Tagged: Gilles Duceppe
Since the debate, we’ve kept an eye on searches for the five party leaders, using the Google Trends tool that famously notices ‘flu outbreaks before the Centres for Disease control. (Previous examples here and here.) Extreme caution is required, but look what happened to Jack Layton yesterday.
On its face, this means a lot of interest in Jack. I assume that’s mainly a result of the found-in story, but a friend argues otherwise:
[I]ndications from previous elections (check 2008) seem to suggest [it reflects] popularity as well, though I don’t know why. It’s quite a spike, though.
It is quite a spike, and quite a leap to assume it reflects an increase in popularity, given that it occurred in the 24 hours after the campaign took a salacious incoming missile. Still, it’s intriguing—and noteworthy that Layton searches have consistently outpaced those for Harper, which consistently outpace those for Ignatieff, May, and Duceppe. Searches for Iggy and Harper remained flat yesterday.
A Nova Scotian who spent close to half his life in Quebec writes:
Harper’s undoing is Jean Charest.
Quebecers know they are going to throw out the scandal-plagued Charest as soon as they can, but they can’t do this with a strong BQ in Ottawa because it throws the federalist-nationalist balance out of whack.
Quebecers like to balance a strong federalist parliament in Ottawa with a nationalist Assembly in QC, and vice versa. They can’t vote Liberal on Monday because, well, Liberals are screwing up in QC. They also know that Harper can’t be seen to kowtow to Quebec, so they’d rather not have him in power or with too much influence in QC. Also, he’s not sympatico. But electing too many BQ’s when the PQ is destined for power at home is crazy because that gives far too much clout to the separatists. Everybody knows that.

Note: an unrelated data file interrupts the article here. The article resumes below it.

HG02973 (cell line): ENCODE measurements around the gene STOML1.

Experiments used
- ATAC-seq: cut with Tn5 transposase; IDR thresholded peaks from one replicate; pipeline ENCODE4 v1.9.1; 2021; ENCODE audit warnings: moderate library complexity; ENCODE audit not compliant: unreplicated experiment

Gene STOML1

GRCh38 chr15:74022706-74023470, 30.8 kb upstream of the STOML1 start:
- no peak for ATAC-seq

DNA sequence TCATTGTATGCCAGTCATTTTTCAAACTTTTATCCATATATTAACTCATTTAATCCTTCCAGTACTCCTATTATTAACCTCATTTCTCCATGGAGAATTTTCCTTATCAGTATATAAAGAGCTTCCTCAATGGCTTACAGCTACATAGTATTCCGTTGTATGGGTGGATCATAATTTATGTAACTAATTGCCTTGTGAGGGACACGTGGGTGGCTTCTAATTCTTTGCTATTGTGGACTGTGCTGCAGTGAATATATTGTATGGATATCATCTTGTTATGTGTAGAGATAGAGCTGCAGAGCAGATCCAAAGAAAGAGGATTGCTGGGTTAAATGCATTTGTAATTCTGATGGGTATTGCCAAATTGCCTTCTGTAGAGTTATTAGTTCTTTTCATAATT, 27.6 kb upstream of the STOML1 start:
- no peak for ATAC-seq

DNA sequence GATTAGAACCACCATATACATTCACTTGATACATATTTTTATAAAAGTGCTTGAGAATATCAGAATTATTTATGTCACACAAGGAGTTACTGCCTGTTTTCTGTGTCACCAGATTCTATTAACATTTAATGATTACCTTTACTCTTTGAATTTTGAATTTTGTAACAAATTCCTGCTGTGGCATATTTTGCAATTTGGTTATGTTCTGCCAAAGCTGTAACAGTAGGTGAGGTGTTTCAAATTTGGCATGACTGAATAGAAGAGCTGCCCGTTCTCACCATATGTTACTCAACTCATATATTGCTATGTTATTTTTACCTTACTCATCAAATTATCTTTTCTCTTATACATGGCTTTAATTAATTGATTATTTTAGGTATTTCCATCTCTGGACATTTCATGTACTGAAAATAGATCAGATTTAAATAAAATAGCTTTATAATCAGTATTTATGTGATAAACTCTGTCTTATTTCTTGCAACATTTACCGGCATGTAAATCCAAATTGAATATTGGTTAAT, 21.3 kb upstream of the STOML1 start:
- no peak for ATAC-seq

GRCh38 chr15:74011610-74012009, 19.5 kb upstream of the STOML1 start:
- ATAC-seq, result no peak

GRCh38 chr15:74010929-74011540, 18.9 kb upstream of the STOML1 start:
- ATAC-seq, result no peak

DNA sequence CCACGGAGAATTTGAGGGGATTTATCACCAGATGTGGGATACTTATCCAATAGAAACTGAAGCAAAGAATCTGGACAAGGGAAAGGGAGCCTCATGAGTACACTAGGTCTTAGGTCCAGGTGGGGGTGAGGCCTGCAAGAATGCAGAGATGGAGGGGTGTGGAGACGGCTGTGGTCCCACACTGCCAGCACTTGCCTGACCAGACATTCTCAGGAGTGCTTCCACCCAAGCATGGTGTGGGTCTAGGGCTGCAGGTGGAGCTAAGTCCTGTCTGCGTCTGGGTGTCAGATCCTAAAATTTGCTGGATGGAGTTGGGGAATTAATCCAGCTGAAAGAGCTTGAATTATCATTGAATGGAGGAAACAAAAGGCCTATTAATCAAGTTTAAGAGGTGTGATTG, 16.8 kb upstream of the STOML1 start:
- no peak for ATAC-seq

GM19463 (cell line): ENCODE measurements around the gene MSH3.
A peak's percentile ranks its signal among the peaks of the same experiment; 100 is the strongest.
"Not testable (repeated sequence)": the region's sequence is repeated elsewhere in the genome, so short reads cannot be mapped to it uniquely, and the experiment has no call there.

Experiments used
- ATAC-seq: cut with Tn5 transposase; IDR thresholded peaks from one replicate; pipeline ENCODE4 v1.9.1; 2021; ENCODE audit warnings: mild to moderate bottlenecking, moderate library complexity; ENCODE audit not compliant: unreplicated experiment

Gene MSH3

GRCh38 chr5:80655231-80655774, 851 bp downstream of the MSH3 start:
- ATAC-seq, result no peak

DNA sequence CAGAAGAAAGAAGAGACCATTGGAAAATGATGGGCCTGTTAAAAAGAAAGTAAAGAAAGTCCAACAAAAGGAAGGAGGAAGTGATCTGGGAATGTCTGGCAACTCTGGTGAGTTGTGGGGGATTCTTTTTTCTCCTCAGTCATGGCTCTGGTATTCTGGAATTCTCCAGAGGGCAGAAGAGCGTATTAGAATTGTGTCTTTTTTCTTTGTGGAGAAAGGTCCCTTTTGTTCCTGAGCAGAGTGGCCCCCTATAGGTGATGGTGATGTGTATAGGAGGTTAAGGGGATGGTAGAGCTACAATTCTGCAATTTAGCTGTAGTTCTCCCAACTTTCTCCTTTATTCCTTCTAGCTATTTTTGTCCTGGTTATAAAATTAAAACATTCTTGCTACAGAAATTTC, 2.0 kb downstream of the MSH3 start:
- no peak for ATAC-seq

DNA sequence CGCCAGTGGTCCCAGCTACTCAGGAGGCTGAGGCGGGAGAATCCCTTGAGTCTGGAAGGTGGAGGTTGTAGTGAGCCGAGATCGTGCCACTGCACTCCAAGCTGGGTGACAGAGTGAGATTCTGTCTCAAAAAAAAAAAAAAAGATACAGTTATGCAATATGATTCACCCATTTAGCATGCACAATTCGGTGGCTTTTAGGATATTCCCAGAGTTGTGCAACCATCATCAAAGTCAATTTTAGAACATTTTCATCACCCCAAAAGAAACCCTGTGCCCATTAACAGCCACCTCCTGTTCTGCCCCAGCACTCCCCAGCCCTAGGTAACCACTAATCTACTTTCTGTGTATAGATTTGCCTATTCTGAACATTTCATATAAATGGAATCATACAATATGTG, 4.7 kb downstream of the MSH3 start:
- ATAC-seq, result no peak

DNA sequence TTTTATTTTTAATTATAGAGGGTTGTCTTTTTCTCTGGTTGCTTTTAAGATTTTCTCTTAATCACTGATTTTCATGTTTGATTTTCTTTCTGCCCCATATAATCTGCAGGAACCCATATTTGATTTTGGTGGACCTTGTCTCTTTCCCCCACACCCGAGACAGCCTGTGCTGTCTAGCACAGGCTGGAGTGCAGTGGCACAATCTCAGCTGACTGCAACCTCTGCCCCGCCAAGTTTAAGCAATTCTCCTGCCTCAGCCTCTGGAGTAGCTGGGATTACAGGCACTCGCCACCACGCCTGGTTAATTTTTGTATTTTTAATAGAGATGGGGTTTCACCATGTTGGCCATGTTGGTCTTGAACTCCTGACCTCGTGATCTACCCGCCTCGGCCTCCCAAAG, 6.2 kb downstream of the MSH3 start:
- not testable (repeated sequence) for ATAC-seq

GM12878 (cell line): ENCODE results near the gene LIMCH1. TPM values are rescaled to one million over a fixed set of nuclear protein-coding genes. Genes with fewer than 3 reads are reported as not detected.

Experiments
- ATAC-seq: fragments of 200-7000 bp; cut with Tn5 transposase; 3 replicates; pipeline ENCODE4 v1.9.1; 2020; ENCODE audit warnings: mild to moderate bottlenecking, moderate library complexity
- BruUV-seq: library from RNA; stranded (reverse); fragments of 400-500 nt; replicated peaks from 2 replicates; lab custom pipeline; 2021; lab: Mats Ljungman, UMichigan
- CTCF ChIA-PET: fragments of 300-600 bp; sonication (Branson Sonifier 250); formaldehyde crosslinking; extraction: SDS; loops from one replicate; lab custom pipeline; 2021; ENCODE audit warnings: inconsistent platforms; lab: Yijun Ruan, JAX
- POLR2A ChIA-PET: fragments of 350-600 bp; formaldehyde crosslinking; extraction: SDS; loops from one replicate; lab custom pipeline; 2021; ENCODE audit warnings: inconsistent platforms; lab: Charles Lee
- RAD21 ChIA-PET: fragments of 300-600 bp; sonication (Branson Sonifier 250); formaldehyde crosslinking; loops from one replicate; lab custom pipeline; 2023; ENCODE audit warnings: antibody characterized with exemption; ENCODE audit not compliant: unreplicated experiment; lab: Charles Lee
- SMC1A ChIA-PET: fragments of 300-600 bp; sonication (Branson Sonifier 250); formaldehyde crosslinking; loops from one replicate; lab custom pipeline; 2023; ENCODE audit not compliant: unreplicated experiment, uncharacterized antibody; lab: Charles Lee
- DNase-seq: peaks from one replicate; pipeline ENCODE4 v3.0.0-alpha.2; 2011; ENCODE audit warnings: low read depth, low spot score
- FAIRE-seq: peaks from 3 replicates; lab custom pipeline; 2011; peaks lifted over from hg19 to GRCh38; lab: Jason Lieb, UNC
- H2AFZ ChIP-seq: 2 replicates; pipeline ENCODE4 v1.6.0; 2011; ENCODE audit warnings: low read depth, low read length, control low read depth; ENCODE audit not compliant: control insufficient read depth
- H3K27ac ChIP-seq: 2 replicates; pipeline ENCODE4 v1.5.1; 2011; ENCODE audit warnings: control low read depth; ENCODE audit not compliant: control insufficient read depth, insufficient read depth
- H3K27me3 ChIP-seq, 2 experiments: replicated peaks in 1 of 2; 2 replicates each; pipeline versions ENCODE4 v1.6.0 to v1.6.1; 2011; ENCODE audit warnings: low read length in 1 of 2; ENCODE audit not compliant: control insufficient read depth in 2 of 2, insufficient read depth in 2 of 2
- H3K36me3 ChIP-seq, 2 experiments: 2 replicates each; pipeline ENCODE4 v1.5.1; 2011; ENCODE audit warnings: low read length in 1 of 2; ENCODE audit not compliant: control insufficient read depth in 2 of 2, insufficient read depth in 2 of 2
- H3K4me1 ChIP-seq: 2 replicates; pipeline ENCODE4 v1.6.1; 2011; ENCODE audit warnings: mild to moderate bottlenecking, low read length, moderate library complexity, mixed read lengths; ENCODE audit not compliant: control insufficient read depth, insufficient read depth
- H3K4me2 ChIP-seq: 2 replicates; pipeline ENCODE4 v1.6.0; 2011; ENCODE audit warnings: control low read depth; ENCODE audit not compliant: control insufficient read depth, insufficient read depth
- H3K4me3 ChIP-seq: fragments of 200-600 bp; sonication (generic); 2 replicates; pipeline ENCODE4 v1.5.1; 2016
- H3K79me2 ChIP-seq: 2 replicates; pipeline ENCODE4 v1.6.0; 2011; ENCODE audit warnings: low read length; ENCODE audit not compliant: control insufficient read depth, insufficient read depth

It must have been quite a problem. But then Jack Layton won the French-language debate with smarts, charm and a street-savvy yet credible accent that made Duceppe sound like a fop. And so the orange wave began.
Ipso facto duodenum.
I agree with one caveat: According to some polls, the orange wave in Quebec had begun even before the debates.
Google’s Trend feature lets users track and compare the frequency of searches for particular words or phrases in any country, or worldwide. This chart compares searches within Canada for the full names (first and last) of the five leaders contesting the May 2 Federal Election.
I used Gilles Duceppe as the standard, so you could say Stephen Harper scored 12.6 duceppes; Jack Layton 7.8 duceppes; Michael Ignatieff 7.2 duceppes; and Elizabeth May 4.0 duseppes. (Sorry about the confusing colour assignments. Google picked ’em.)